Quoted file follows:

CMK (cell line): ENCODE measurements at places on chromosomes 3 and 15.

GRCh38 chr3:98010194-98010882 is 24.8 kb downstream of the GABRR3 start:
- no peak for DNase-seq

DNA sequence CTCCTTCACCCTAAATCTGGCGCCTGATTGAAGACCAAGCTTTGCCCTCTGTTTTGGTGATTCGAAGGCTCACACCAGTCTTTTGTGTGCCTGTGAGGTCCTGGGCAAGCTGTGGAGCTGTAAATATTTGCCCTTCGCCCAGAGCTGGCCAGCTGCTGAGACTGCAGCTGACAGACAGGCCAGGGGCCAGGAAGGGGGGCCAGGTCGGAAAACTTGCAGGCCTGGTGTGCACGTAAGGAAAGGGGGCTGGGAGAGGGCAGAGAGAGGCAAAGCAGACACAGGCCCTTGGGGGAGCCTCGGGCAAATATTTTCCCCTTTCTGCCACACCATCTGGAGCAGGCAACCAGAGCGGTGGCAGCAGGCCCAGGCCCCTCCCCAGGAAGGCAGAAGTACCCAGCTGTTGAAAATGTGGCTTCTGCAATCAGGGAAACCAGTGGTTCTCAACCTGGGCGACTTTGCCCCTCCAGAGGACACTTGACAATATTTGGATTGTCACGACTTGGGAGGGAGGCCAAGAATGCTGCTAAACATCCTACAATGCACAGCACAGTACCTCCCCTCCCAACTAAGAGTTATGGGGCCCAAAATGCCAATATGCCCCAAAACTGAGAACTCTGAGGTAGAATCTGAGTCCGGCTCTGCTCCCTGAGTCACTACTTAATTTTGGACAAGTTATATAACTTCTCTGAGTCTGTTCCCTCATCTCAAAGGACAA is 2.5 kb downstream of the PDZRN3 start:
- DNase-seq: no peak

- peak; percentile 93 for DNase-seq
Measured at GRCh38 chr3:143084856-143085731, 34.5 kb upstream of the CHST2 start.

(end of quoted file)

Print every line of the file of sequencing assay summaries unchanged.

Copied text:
CMK (cell line): ENCODE measurements at places on chromosomes 3 and 15.

GRCh38 chr3:98010194-98010882 is 24.8 kb downstream of the GABRR3 start:
- no peak for DNase-seq

DNA sequence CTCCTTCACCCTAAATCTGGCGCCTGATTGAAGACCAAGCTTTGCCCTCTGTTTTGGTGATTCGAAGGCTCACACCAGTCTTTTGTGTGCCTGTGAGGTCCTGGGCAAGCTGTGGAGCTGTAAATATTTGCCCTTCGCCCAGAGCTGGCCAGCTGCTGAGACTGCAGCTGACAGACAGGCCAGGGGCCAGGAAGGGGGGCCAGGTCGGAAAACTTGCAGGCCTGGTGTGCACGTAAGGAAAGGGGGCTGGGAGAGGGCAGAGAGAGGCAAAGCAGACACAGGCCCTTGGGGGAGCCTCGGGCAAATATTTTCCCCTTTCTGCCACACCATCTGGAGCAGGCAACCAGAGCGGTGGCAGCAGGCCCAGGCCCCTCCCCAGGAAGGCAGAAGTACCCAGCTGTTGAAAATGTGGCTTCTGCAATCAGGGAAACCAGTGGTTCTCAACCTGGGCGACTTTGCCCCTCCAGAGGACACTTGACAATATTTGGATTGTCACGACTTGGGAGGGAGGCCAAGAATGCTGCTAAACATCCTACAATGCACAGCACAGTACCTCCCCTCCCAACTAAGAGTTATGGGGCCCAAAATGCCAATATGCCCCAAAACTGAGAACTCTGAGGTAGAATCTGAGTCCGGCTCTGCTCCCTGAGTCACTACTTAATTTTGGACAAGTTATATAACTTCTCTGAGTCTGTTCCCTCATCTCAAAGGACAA is 2.5 kb downstream of the PDZRN3 start:
- DNase-seq: no peak

- peak; percentile 93 for DNase-seq
Measured at GRCh38 chr3:143084856-143085731, 34.5 kb upstream of the CHST2 start.